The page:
Why Contextual Ads In Email Are Not a Bad Thing

Becky Doles

As someone who works in the advertising industry, I know that after I look at a pair of boots in an online store, I’m likely to see ads for those very same boots on dozens of other websites that I visit. I also know that after I email with my family about car insurance and/or paying off my car loan, I’ll see ads for insurance and car dealerships. Though these types of advertisements are different (the first is retargeting, and the second is contextual), they are both relevant.

Some have called these types of ads creepy, particularly the contextual ads in Google’s Gmail that rely upon the content of the user’s email messages to serve the most relevant ads possible. Contextual ads are placed on websites by advertisers hoping to match the keywords on the page to ads that will encourage the most engagement and conversions. Not surprisingly contextual ads are become more and more prevalent on the Internet, but interestingly they are also perceived as better ads by consumers.

A recent study by The Seattle Times found that 69 percent of respondents viewed advertising as valuable when the ads were relevant to the page content, compared with 36 percent that considered online advertising valuable in general. Also, in a study by Yahoo, contextually-relevant ads drew viewer attention faster and evoked stronger emotional responses than non-relevant ads. Yahoo says that when viewers fixate faster on ads it “…increases the chances that the ad will be stored in long-term memory and ultimately leads to higher recall.” The result? Yahoo says “When the intention is to emotionally and cognitively connect with the consumer at the highest level, contextual and personal relevance combined is most likely to elicit stronger responses than each on its own.”

This ultimately means that ads that elicit stronger reactions will lead to stronger brand awareness, and more conversions. It also means consumers – at least subconsciously – actually do prefer these types of ads. Google has been successfully including contextual ads in Gmail for a few years now, and today Yahoo announced new mandatory Terms of Service, which will allow them to include contextual ads in Yahoo Mail. This move, of course, did not go unnoticed by tech blogs, which reacted in force to the change.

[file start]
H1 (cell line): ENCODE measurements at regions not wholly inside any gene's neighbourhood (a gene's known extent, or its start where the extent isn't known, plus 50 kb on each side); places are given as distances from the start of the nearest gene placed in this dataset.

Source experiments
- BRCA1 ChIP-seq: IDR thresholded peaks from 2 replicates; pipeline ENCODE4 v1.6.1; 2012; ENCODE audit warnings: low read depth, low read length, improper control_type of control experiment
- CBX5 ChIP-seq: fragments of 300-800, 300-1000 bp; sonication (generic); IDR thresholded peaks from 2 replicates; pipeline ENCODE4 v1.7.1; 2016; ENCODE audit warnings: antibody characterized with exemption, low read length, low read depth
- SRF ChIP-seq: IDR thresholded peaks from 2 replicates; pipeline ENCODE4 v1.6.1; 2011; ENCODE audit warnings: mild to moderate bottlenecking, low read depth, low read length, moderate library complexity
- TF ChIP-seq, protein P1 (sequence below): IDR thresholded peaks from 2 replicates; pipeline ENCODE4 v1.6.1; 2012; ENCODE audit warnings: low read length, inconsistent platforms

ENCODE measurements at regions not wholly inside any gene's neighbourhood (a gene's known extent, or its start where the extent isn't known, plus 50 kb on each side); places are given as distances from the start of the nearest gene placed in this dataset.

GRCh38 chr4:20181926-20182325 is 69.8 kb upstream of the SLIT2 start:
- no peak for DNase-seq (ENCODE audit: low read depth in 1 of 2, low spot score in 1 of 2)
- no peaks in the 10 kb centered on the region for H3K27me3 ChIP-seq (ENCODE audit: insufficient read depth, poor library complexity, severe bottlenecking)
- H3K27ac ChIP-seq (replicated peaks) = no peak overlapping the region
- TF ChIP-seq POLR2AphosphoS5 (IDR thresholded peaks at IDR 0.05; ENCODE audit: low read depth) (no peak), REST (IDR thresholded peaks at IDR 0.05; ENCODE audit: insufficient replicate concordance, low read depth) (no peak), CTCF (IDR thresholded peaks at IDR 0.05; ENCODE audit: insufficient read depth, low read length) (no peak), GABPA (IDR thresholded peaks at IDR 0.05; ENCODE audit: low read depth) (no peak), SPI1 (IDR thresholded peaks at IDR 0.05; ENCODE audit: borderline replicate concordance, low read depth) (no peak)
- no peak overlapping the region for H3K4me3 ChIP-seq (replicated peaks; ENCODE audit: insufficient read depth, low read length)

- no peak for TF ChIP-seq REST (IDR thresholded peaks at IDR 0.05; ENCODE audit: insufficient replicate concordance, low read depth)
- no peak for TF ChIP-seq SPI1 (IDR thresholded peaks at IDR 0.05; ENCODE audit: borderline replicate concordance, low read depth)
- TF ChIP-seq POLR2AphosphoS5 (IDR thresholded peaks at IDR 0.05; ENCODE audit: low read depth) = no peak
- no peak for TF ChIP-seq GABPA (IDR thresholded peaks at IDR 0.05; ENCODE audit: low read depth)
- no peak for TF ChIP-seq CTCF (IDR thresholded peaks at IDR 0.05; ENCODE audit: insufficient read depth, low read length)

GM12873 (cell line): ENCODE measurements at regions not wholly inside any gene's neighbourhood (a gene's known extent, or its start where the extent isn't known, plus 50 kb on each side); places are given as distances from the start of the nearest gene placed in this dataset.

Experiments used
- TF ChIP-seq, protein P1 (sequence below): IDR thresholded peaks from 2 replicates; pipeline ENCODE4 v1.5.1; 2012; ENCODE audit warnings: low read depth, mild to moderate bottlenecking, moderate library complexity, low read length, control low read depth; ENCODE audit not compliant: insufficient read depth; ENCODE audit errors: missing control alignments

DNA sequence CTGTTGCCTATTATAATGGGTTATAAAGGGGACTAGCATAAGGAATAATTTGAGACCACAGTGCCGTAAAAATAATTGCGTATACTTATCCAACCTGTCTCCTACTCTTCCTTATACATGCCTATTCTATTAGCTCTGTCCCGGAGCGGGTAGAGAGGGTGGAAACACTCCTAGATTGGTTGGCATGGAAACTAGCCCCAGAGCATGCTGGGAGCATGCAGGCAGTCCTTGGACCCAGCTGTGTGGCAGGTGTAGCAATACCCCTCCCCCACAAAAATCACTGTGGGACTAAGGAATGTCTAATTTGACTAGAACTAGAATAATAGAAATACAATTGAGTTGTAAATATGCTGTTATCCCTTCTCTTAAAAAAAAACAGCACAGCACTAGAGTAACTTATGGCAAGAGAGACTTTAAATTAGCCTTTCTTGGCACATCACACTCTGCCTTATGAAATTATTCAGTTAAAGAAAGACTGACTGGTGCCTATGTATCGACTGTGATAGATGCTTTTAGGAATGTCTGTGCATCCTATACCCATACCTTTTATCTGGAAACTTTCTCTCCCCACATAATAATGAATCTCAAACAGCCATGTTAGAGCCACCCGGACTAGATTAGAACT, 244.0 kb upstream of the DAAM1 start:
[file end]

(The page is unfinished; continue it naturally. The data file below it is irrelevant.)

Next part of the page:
As is the case with Gmail, Yahoo users can opt-out of seeing contextual ads, but they may not want to. While many ads are so irrelevant that they stand out and are annoying, that’s not the case with contextual ads. Contextual ads – particularly in email – are so relevant that they are either helpful (leading you to products or content you need), or they blend with the content of your email so well that you don’t notice them at all, creating an overall better user experience. Those Gmail and Yahoo Mail users who do opt out of contextual advertising will likely find their ads more obtrusive and less relevant, and will likely have a less desirable user experience.

While it’s obviously in the best interest of performance marketers for Gmail and Yahoo users to view contextual ads, it’s also in users’ best interests to understand that contextual ads in email can provide the most beneficial (and least annoying) ad experience possible.

What do you think about contextual ads in Email? Leave your comments below.

Becky Doles

Becky is the Senior Content Marketing Manager at TUNE. Before TUNE, she led a variety of marketing and communications projects at San Francisco startups. Becky received her bachelor's degree in English from Wake Forest University. After living nearly a decade in San Francisco and Seattle, she has returned to her home of Charleston, SC, where you can find her enjoying the sun and salt water with her family.

3 responses to “Why Contextual Ads In Email Are Not a Bad Thing”

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  2. […] As someone who works in the advertising industry, I know that after I look at a pair of boots in an online store, I’m likely to see ads for those very same boots on dozens of other websites that I … Read this post » […]

  3. Raj says:

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